Jollat, Jean "Mercure" (French, flourished 1490-1550)

Female Anatomical Figure with her Abdomen Exposed From De Disectione partium corporis humani libri tres. Una cum figuris et incisionum declarationibus a Stephano Riverio compositis

Reference Type:
Details regarding the publication of physician Charles Estienne’s De dissectione partium corporis humani libri tres (“Three Books on the Dissection of the Parts of the Human Body”) varies according to the source. Estienne collaborated with anatomist Etienne de la Rivière, who was also a surgeon and an artist. Their book was ready for publication in 1539, but printing was delayed until 1543 due to a disagreement between the two authors. During that period Andreas Vesalius published his now famous Fabrica, which rendered Estienne’s work much less influential than it might have been. The woodblock prints, based on drawings by Rivière, are most often attributed to a well-known artist named Jean “Mercure” Jollat. Here, a naked woman stands in a domestic setting nonchalantly holding the placenta (A) and umbilical cords (B) that lead to twin fetuses in her uterus. Her unusual pose and demeanor for such a scene supports the theory that this and other images in Estienne’s book appear to have been created using two separate woodblocks. Close observation of this image will reveal a thin white line around the woman’s abdomen where a second woodblock was inserted into the first. One possible explanation for this is that, due to a lack of models for the female body, the printmaker borrowed forms from earlier erotic illustrations; Rivière then designed the appropriate anatomical diagram, which was inserted into the figure. (For additional information on this theory, visit Notes by Mariann Smith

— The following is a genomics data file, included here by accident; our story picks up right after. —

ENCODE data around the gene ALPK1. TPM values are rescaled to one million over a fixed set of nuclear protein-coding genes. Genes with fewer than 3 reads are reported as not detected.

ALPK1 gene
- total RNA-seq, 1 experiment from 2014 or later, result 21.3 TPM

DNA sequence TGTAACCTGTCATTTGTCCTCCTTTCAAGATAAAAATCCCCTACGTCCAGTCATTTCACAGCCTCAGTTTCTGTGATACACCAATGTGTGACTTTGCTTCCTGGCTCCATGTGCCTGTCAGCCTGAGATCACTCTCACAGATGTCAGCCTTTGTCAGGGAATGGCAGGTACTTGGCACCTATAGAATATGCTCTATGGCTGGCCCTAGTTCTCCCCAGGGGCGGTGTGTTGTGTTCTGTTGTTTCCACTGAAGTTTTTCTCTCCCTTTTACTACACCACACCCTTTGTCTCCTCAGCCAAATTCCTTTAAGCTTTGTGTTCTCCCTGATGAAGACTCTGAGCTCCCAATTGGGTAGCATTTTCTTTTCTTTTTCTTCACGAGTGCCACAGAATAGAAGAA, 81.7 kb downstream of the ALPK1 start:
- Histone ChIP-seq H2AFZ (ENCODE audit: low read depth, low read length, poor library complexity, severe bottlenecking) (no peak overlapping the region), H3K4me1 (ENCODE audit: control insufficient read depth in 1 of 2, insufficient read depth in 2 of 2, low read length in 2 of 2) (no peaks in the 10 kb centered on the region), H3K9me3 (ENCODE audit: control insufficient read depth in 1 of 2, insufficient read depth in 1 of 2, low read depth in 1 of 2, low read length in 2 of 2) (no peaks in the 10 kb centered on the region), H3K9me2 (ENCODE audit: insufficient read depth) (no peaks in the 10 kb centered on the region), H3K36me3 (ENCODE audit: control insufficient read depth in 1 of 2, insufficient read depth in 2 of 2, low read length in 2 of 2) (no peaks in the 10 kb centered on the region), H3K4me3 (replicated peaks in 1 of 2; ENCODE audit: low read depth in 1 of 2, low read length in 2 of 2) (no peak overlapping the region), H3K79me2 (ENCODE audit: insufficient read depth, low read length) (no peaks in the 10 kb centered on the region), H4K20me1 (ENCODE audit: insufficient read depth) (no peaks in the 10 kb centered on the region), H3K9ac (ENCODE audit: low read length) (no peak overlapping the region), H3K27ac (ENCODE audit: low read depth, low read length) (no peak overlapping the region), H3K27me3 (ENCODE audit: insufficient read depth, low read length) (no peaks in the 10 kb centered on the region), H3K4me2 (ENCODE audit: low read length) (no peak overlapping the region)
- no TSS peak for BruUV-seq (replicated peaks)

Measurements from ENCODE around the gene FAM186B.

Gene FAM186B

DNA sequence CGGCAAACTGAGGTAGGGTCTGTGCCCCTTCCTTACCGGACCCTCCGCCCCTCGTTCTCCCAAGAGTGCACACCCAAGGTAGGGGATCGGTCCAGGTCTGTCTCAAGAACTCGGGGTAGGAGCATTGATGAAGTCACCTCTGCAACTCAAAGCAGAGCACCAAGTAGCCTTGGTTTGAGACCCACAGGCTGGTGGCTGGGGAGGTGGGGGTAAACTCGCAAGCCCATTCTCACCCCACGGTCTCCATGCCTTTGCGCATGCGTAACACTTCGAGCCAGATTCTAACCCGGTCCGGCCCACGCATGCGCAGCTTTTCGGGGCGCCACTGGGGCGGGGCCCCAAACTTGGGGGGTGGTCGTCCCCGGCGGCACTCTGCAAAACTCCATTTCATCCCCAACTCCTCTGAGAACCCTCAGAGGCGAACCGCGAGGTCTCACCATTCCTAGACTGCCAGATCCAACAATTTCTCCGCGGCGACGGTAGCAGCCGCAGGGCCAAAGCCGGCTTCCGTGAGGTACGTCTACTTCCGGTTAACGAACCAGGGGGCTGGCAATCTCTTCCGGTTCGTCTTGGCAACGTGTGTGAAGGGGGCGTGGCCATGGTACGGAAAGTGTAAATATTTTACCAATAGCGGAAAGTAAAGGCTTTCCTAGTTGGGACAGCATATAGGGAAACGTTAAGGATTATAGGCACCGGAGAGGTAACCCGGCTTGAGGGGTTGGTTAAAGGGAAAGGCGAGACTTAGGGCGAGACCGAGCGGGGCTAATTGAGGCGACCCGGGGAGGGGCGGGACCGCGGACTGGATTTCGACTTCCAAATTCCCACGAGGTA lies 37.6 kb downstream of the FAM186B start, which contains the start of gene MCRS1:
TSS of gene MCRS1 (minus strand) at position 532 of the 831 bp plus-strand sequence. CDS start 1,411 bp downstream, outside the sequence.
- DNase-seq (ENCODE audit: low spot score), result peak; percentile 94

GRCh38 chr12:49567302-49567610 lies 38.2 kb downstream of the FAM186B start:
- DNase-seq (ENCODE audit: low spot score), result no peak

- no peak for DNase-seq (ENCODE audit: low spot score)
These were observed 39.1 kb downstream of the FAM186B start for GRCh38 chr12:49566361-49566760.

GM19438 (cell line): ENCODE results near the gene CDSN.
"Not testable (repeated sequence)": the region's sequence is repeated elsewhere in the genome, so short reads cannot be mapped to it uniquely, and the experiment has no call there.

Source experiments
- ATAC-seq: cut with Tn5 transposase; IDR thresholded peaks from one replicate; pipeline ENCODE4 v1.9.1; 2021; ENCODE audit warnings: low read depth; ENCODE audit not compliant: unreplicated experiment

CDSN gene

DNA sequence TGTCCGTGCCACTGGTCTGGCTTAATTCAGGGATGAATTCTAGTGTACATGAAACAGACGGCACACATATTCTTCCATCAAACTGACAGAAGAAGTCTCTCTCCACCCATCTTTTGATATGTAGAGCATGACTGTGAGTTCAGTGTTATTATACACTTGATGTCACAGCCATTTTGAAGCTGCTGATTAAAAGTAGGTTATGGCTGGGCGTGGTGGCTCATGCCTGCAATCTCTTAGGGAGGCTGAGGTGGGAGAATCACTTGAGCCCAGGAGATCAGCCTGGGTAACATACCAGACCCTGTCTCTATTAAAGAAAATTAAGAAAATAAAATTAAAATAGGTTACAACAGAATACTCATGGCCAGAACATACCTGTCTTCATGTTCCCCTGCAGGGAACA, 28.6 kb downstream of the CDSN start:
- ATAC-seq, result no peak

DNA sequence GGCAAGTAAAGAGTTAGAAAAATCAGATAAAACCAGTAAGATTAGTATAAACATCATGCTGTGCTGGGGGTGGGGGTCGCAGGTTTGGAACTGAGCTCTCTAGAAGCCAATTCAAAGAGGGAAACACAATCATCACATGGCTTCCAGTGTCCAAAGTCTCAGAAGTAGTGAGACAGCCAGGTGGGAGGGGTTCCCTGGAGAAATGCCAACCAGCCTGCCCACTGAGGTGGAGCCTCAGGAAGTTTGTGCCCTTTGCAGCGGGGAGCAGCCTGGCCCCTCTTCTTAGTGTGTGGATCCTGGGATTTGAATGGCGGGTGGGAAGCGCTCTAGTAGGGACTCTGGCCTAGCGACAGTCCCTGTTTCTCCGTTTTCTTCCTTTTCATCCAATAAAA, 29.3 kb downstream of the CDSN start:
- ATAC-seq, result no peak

History of Medicine
Clendening Library, University of Kansas, Kansas City